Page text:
This comforting cauliflower gnocchi recipe is a one skillet meal with ground pork, crushed tomatoes, spinach and melted mozzarella cheese.
Baked on the stove top then finished under the broiler in under 30 minutes.
I’m not sure how long Trader Joe’s cauliflower gnocchi has been out at this point but I can assure you I was one of the original fanatics.
Eagerly, I made the 40+ minute trip to the closest store with excitement only to get to the freezer section and see the space below the sign for the gnocchi completely empty.
I’d hound the sales associates asking when the next delivery was coming only to be discouraged that it wasn’t for another week.
This same saga went on for weeks. Months even.
Until finally, one day, the the stars aligned.
I showed up and the freezer was stocked high with bags of the beloved cauliflower gnocchi.
At something like $3.15 a bag, I hoarded them.
I think I bought 8 that day which lasted me long enough that when I finally ran out, the massive hype had faded.
And the gnocchi has been in stock every visit since.
So even though I just recently shared my first cauliflower gnocchi recipe on here with this alternative way to prepare it – air fried cauliflower gnocchi, I’m an OG when it comes to the famous pillowy, comforting low-carb creation.
Usually, dinners with cauliflower gnocchi end up being a skillet mashup of some sort of ground meat, copious amounts of vegetables and either pesto (love it with this zucchini pesto) or a jarred marinara.
I’m sharing something similar today with this skillet baked cauliflower gnocchi but a bit more “put together” if you will.
It’s also got some major comfort food vibes channeling something along the lines of deconstructed lasagna or a hearty spaghetti and meatballs kind of thing.
You’ll be hard pressed to find an easier, more satisfying and cozy meal that doesn’t break the bank calorically (or nutritionally) made in such little time.
INGREDIENTS FOR THIS BAKED CAULIFLOWER GNOCCHI SKILLET
- Olive oil
- Trader Joe’s cauliflower gnocchi (or alternate brand equivalent – I know Whole Foods makes one that’s vacuum sealed not frozen)
- ground pork
- red pepper flakes
- salt and pepper
- baby spinach
- crushed tomatoes (or favorite jarred marinara sauce)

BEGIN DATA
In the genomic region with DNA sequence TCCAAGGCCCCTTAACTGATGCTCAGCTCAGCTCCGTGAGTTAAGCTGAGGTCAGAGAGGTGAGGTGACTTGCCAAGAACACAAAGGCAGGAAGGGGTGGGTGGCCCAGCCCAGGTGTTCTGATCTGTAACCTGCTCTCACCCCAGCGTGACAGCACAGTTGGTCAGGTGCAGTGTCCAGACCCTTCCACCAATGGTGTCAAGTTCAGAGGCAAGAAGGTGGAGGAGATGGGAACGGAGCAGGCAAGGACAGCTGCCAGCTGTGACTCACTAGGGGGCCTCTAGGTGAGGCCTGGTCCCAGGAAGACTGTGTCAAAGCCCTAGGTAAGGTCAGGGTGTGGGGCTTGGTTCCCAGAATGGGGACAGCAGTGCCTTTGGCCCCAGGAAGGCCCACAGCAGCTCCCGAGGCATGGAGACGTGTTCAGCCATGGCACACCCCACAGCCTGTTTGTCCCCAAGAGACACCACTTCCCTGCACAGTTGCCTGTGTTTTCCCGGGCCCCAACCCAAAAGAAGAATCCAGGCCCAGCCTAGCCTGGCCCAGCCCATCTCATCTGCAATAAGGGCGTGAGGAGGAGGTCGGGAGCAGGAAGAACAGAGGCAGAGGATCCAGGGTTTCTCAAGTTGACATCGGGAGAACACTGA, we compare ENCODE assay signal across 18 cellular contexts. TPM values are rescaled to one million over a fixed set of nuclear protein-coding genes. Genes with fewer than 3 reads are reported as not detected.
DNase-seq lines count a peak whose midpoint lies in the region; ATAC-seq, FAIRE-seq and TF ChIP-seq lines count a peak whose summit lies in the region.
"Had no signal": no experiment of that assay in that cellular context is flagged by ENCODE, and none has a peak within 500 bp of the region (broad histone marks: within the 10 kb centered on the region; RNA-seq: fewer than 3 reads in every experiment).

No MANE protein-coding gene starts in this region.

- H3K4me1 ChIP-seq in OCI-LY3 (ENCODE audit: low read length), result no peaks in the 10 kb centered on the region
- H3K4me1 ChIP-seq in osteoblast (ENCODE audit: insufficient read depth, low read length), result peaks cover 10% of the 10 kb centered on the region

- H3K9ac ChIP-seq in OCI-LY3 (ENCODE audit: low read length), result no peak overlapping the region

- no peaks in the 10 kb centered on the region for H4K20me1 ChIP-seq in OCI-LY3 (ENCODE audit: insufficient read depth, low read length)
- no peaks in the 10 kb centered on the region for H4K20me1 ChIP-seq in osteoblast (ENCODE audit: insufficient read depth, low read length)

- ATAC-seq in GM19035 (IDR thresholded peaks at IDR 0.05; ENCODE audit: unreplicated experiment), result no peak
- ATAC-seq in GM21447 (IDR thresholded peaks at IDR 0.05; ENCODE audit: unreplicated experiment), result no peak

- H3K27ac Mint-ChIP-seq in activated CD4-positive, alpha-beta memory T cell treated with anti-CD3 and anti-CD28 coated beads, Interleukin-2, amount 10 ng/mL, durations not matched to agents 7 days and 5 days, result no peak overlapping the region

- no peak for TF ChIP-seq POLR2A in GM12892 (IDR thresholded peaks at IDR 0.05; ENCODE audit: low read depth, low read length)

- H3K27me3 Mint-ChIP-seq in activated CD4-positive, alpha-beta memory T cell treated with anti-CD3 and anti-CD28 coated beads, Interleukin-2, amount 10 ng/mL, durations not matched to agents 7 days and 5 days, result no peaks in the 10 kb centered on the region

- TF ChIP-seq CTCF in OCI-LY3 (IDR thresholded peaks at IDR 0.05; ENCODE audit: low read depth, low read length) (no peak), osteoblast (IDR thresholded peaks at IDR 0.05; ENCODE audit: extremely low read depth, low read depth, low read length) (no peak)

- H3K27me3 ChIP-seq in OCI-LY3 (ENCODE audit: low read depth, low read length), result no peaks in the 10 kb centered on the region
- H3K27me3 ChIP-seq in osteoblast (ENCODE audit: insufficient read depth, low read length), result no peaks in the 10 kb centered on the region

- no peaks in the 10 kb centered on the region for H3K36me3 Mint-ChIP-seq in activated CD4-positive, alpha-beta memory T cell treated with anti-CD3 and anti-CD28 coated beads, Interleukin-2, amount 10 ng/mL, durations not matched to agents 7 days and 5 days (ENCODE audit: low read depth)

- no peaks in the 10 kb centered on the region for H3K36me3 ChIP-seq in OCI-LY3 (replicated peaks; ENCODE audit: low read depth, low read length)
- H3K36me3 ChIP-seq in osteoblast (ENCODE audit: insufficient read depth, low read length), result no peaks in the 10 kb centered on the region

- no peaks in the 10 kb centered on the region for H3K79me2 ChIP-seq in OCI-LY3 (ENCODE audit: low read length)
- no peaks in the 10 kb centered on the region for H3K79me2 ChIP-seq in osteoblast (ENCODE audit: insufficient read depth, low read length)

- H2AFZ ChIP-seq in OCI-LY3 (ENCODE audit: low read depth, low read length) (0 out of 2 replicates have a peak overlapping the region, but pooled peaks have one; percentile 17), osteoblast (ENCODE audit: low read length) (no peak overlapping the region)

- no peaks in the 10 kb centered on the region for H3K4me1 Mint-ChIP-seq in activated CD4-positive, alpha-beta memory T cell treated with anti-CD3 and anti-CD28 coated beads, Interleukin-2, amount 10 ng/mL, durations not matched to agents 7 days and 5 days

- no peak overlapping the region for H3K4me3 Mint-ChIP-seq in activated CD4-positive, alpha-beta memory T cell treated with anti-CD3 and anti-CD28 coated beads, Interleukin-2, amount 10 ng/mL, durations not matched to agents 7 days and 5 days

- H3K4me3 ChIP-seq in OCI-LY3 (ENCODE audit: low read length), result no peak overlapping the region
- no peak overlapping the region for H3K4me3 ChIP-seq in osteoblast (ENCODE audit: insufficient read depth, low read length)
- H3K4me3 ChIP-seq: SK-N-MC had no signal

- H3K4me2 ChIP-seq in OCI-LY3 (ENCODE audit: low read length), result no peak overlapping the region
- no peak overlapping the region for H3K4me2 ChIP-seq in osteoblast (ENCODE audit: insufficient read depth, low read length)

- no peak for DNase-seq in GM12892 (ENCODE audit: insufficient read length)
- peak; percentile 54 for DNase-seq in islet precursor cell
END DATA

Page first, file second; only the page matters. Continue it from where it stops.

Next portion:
- mozzarella (sub a plant-based/vegan mozzarella for a dairy-free recipe)
- fresh basil
HOW TO MAKE THIS CAULIFLOWER GNOCCHI RECIPE
Just like in my air fryer cauliflower gnocchi, the key step in avoiding “mushy” gnocchi is to crisp them up first.
To a large skillet, add the olive oil over medium-high heat. Once hot, add the cauliflower gnocchi and brown on each side. Transfer the gnocchi to a plate and set aside.
Add a bit more olive oil to the skillet. Place the ground pork in the pan and cook, breaking up with a spatula until browned.
Add the garlic, oregano, red pepper flakes, salt and pepper and stir into the pork for an additional minute until fragrant.
Add the spinach, stirring until wilted and combined with the pork mixture.
Pour in the tomatoes and place the gnocchi back into the skillet, nestling them into the sauce a bit.
Top with the sliced mozzarella cheese and transfer the skillet to the broiler for about 5 minutes until the cheese starts to melt and the dish is bubbly.
Remove from the oven, garnish with fresh basil and serve.
IS CAULIFLOWER GNOCCHI HEALTHY?
There’s nothing inherently unhealthy about traditional gnocchi (or sweet potato gnocchi) as it’s mainly made of potatoes.
If you’re looking for a lower-carb option however, cauliflower gnocchi fits the bill.
An entire bag of Trader Joe’s cauliflower gnocchi is 53g carbohydrates. A serving (which they classify as 1 cup) is only 22g.
Usually, the two of us end up splitting a bag for dinner when mixed with other ingredients.
That portion makes for a satisfying meal coming in around 26-27g carbohydrates each from the cauliflower gnocchi.
At only 140 calories a serving, cauliflower gnocchi is a much “lighter” option than most traditional gnocchi and pasta.
The ingredient list is simply: cauliflower, cassava, potato starch, extra virgin olive oil and sea salt.
Not bad at all and both vegan and gluten-free friendly.
It’s not something we eat multiple times a week or even weekly but it’s definitely a “healthier” go to I grab when craving the satisfaction from a big bowl of comfort food.